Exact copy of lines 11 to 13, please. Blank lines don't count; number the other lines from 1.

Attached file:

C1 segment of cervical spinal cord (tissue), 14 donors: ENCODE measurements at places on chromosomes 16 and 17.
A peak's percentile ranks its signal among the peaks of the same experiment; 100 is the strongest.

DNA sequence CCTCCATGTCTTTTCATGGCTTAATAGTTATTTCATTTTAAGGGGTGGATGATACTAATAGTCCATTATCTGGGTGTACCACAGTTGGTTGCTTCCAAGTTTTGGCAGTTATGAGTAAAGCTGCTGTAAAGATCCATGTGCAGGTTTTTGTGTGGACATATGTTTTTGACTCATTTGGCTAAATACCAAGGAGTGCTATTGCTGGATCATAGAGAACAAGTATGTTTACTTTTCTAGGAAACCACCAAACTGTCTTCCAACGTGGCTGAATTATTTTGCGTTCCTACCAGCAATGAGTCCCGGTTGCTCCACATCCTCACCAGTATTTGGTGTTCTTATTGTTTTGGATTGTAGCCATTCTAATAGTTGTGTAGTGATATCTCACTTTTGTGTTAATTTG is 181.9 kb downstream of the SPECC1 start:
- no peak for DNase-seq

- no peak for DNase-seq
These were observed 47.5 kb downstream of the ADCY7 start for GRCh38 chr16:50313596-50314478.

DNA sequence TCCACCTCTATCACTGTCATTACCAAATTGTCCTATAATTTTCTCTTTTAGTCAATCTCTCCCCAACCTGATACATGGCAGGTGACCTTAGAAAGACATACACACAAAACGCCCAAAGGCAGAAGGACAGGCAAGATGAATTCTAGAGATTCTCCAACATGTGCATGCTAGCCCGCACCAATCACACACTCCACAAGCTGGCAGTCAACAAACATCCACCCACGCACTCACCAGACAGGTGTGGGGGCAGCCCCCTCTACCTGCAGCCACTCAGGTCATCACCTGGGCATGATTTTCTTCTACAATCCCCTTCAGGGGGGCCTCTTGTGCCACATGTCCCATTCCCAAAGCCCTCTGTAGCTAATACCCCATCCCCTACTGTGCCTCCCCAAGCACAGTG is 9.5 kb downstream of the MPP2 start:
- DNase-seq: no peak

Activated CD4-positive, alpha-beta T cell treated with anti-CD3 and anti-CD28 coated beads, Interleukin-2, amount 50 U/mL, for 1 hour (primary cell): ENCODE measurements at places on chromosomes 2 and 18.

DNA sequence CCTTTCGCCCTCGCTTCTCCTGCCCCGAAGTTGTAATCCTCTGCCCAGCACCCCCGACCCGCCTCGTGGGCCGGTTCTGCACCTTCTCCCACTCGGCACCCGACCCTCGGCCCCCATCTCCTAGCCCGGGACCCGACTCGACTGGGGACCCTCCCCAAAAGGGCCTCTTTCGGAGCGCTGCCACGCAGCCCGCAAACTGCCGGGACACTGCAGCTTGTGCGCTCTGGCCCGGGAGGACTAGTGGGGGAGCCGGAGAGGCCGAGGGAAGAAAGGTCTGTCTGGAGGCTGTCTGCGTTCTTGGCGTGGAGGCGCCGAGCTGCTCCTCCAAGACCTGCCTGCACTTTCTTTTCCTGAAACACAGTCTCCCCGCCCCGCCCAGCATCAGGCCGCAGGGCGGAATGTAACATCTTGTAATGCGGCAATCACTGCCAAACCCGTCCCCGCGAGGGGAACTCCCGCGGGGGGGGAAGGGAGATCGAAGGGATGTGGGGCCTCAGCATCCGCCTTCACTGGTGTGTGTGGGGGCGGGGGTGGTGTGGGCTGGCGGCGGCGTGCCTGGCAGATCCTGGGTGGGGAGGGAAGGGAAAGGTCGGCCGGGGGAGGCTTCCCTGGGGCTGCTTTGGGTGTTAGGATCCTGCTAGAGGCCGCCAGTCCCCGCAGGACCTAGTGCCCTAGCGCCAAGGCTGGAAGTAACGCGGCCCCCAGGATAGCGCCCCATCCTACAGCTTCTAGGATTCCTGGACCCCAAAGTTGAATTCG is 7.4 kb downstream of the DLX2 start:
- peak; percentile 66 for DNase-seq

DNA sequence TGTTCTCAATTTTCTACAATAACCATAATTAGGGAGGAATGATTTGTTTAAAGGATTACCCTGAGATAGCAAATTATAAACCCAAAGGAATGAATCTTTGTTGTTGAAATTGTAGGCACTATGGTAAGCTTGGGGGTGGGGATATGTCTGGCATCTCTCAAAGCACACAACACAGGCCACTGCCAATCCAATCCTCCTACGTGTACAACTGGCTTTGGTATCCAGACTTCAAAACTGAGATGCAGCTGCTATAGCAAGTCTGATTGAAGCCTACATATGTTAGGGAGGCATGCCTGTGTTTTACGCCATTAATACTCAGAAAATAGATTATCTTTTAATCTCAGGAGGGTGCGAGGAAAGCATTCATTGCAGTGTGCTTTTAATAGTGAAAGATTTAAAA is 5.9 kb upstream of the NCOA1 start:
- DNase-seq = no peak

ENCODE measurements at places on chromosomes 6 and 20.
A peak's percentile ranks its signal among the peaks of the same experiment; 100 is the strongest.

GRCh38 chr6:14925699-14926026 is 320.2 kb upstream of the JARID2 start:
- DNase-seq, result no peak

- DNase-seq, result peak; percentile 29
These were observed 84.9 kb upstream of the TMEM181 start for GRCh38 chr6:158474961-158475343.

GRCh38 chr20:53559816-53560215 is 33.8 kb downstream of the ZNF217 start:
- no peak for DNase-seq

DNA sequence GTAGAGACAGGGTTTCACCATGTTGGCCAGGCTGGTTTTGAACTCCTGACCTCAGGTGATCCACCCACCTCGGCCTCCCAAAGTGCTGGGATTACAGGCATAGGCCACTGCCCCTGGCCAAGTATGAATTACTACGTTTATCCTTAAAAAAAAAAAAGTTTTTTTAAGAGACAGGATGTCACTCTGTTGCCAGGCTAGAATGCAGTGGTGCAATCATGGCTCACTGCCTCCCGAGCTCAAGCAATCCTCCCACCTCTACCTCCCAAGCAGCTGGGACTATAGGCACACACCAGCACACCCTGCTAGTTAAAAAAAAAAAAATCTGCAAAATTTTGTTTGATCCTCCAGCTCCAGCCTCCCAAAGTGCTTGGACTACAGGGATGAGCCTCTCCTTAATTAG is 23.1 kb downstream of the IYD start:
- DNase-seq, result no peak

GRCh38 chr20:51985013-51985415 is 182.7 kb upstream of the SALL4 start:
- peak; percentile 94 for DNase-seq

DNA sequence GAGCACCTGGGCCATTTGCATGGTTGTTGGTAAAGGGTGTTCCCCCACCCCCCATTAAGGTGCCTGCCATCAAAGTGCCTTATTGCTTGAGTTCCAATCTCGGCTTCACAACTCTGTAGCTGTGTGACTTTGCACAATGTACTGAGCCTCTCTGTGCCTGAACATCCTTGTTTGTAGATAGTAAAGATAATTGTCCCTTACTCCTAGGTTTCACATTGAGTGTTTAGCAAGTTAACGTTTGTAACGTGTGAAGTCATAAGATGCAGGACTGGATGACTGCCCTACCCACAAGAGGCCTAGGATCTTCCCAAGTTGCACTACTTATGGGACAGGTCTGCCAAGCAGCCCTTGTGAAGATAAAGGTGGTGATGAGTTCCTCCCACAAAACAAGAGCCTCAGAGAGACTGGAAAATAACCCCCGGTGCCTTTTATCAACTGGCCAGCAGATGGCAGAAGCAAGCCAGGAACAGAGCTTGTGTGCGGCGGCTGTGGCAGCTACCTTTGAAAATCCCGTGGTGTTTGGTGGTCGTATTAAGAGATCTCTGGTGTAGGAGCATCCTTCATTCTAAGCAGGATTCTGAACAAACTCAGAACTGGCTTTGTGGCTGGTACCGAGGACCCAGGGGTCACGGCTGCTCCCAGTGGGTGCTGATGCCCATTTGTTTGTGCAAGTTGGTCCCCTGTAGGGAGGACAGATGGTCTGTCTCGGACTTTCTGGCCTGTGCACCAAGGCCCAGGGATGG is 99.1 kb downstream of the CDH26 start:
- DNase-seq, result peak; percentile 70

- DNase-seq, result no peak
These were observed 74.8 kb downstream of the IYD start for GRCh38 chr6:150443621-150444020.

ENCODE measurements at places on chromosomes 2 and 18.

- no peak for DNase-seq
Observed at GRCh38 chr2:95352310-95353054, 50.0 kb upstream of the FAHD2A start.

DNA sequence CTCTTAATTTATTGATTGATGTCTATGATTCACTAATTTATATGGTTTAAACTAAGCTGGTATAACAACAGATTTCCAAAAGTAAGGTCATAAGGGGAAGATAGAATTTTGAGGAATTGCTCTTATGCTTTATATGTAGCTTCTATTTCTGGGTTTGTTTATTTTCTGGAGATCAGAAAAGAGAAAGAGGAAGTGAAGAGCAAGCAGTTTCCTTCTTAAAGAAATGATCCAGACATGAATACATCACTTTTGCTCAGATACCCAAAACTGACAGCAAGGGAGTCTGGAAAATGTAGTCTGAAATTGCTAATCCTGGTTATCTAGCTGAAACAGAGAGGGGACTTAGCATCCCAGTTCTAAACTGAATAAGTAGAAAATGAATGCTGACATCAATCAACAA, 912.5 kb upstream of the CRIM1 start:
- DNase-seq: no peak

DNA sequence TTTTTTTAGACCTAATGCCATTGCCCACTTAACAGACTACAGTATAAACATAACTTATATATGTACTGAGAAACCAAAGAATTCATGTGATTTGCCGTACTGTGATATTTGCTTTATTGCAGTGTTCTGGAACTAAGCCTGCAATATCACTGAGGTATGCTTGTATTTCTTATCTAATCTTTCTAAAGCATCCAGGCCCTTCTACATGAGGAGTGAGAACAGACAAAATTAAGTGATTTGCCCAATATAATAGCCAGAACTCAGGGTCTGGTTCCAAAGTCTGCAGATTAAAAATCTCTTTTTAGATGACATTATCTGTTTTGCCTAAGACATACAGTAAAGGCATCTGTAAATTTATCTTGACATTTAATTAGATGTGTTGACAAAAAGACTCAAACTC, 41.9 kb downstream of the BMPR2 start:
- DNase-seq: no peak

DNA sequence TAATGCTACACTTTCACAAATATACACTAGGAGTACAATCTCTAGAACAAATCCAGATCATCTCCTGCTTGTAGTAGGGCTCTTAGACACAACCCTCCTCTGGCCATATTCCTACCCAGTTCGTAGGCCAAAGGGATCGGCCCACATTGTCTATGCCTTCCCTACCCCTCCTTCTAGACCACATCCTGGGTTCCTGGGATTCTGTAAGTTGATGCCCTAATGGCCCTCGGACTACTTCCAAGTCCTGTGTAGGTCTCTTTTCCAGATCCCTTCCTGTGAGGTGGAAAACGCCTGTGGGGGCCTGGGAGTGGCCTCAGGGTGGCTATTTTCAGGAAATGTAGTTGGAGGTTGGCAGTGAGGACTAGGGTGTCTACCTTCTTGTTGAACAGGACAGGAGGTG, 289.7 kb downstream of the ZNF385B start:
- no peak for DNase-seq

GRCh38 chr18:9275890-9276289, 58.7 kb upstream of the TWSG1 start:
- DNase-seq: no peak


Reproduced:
- peak; percentile 66 for DNase-seq

DNA sequence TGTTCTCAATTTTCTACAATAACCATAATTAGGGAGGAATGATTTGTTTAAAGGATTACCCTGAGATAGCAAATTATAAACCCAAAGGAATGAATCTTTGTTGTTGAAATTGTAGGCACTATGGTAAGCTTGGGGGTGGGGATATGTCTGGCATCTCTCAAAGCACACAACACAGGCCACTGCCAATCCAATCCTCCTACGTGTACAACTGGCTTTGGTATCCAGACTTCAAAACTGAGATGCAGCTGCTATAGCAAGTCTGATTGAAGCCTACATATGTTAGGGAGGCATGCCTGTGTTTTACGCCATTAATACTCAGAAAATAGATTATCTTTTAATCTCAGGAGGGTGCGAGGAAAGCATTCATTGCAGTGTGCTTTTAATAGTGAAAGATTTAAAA is 5.9 kb upstream of the NCOA1 start:
- DNase-seq = no peak